Microsoft confirmed that an unpatched vulnerability exists in Windows 7, but downplayed the problem, saying most users would be protected from attack by blocking two ports at the firewall.
In a security advisory, Microsoft acknowledged that a bug in SMB (Server Message Block), a Microsoft-made network file- and print-sharing protocol, could be used by attackers to cripple Windows 7 and Windows Server 2008 R2 machines.
The zero-day vulnerability was first reported by Canadian researcher Laurent Gaffie last Wednesday, when he revealed the bug and posted proof-of-concept attack code to the Full Disclosure security mailing list and his blog. According to Gaffie, exploiting the flaw crashes Windows 7 and Server 2008 R2 systems so thoroughly that the only recourse is to manually power off the computers.
At the time, Microsoft only said it was investigating Gaffie’s reports.
Then on Friday, it took the next step and issued the advisory. "Microsoft is aware of public, detailed exploit code that would cause a system to stop functioning or become unreliable," Dave Forstrom, a spokesman for Microsoft security group, said in an e-mail. "The company is not aware of attacks to exploit the reported vulnerability at this time."
Forstrom echoed Gaffie’s comments earlier in the week that while an exploit could incapacitate a PC, the vulnerability could not be used by hackers to install malicious code on a Windows 7 system.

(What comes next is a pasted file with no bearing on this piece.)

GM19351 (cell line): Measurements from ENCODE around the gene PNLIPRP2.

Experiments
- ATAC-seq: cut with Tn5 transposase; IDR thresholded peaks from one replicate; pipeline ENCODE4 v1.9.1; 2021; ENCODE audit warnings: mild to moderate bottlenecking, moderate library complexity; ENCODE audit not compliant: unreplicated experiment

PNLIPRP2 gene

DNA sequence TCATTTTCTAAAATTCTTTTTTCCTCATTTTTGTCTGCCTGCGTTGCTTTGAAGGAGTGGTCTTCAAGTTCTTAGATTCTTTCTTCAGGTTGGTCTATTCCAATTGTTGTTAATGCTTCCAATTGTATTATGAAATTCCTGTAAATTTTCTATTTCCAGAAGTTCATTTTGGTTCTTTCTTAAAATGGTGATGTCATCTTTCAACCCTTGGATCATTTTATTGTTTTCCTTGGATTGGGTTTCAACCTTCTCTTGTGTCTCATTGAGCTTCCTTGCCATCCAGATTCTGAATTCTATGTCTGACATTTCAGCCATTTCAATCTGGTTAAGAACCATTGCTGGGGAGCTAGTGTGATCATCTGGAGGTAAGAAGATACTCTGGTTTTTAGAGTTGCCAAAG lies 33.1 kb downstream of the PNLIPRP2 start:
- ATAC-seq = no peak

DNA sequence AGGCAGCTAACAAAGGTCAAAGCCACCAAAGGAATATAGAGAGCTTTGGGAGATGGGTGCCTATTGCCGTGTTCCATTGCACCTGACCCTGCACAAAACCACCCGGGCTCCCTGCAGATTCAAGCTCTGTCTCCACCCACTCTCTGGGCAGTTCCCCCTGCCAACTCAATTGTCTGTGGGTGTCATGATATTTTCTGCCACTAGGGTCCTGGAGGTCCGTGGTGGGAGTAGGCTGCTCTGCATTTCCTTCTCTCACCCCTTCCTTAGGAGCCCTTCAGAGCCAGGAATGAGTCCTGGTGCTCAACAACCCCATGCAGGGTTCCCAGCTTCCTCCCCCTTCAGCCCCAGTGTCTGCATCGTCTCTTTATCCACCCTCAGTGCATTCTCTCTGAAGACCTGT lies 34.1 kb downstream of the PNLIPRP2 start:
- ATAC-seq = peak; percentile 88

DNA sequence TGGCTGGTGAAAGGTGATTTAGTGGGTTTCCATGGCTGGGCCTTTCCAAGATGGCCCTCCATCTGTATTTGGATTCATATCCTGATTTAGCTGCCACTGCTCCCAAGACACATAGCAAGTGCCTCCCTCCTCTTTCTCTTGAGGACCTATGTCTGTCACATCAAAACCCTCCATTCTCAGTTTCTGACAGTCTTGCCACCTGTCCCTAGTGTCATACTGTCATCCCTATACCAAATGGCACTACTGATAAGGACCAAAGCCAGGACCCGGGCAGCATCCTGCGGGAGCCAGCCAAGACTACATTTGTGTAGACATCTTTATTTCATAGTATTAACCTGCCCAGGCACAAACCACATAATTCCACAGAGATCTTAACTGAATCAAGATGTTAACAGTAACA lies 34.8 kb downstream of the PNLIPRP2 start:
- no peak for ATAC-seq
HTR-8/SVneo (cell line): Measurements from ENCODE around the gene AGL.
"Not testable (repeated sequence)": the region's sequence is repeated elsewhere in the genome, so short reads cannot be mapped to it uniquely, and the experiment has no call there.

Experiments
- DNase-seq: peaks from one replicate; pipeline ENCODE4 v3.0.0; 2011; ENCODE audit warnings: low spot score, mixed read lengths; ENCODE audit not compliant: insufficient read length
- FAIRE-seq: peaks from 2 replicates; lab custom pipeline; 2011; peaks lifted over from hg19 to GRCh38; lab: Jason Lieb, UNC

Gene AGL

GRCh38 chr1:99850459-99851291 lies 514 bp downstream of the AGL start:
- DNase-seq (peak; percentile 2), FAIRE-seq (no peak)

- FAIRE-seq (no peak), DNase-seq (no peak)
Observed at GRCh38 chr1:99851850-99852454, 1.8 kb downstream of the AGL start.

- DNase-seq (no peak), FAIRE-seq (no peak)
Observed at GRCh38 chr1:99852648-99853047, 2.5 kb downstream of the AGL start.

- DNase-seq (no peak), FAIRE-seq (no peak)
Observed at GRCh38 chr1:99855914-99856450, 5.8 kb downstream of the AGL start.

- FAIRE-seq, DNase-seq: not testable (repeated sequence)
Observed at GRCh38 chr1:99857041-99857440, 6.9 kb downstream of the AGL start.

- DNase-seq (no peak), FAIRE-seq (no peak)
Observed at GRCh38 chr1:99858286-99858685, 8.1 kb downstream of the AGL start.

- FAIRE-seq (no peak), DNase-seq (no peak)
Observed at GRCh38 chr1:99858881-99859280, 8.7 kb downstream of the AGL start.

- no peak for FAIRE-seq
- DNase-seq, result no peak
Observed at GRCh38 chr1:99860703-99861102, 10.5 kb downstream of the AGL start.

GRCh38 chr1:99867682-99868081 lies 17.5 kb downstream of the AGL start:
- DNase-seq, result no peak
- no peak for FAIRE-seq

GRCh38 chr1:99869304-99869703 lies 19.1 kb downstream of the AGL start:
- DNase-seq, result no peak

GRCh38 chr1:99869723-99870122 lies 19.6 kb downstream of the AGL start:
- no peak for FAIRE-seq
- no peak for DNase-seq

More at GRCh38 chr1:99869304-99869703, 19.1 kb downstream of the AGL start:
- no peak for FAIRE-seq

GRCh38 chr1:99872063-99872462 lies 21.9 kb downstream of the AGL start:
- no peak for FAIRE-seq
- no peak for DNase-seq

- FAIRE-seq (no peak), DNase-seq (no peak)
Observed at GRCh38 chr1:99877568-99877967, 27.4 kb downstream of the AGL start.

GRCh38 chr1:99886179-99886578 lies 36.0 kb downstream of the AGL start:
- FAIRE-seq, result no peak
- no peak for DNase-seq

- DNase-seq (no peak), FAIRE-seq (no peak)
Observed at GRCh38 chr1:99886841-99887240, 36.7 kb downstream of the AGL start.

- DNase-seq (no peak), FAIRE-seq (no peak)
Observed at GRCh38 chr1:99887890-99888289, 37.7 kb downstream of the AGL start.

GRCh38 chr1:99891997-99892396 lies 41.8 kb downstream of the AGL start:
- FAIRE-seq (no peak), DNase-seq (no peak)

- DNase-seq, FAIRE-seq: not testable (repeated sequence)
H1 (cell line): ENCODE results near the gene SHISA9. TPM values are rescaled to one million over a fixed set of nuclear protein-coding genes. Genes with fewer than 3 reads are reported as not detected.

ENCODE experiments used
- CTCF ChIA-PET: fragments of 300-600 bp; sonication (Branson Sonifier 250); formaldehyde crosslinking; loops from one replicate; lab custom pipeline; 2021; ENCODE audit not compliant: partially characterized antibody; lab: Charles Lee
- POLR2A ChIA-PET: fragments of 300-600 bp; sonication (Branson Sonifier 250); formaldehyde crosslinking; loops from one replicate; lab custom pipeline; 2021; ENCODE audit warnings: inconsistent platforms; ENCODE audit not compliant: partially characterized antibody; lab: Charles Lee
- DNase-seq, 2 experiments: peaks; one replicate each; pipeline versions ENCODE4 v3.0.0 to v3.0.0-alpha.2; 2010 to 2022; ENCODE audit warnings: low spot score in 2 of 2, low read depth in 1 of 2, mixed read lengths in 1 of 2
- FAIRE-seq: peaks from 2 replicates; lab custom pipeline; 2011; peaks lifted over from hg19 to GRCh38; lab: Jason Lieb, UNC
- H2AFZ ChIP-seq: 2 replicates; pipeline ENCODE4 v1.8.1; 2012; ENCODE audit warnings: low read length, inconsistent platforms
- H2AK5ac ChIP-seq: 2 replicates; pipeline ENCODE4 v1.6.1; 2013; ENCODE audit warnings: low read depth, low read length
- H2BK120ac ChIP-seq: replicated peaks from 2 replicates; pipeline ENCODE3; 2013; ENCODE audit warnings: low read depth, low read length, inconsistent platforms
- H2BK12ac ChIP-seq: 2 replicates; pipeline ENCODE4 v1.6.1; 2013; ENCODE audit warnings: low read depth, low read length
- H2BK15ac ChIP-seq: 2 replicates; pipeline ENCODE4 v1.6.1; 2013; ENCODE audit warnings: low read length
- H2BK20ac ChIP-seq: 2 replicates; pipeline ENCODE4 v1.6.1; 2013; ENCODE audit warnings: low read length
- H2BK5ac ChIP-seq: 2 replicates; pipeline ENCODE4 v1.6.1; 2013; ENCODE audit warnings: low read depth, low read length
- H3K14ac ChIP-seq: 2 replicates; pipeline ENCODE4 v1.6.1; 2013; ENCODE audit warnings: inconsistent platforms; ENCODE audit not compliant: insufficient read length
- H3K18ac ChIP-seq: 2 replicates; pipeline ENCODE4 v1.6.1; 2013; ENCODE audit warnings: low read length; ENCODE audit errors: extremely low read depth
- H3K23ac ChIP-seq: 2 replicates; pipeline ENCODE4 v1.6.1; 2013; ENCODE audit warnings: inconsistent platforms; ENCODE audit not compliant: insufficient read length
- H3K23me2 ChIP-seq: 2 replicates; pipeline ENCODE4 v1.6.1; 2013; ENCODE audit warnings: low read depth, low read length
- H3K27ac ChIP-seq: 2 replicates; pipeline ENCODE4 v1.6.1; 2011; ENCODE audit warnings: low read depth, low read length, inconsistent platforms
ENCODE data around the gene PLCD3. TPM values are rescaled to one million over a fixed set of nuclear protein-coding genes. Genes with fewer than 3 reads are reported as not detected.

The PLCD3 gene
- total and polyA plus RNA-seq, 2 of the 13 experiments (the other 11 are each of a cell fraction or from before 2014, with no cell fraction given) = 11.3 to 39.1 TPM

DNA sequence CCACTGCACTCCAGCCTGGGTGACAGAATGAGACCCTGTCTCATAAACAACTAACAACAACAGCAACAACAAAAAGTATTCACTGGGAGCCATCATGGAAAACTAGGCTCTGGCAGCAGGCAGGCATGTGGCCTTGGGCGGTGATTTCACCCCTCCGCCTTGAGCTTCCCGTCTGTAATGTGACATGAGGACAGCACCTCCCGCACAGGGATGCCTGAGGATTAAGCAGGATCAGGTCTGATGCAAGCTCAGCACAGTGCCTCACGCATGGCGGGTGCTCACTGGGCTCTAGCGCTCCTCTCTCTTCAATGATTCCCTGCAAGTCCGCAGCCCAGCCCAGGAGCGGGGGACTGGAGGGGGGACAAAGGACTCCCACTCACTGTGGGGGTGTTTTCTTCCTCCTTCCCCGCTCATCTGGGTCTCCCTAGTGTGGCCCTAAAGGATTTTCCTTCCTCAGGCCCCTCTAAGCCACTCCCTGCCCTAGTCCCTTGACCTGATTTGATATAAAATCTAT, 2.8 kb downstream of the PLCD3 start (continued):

Both SMBv1 and its successor, SMBv2, contain the bug. "Windows Vista, Windows Server 2008, Windows XP, Windows Server 2003 and Windows 2000 are not affected," assured Forstrom.
Attacks could be aimed at any browser, not just Internet Explorer (IE), Microsoft warned. After tricking users into visiting a malicious site or a previously-compromised domain, hackers could feed them specially-crafted URIs (uniform resource identifier), and then crash their PCs with malformed SMB packets.
Microsoft said it may patch the problem, but didn’t spell out a timetable or commit to an out-of-cycle update before the next regularly-scheduled Patch Tuesday of Dec. 8. Instead, the company suggested users block TCP ports 139 and 445 at the firewall. Doing so, however, would disable browsers as well as a host of critical services, including network file-sharing and IT group policies.
Gaffie’s vulnerability was the first zero-day reported and confirmed by Microsoft in Windows 7 since the new operating system went on sale Oct. 22.
Urges users to block ports until a patch is ready, but workaround cripples browsers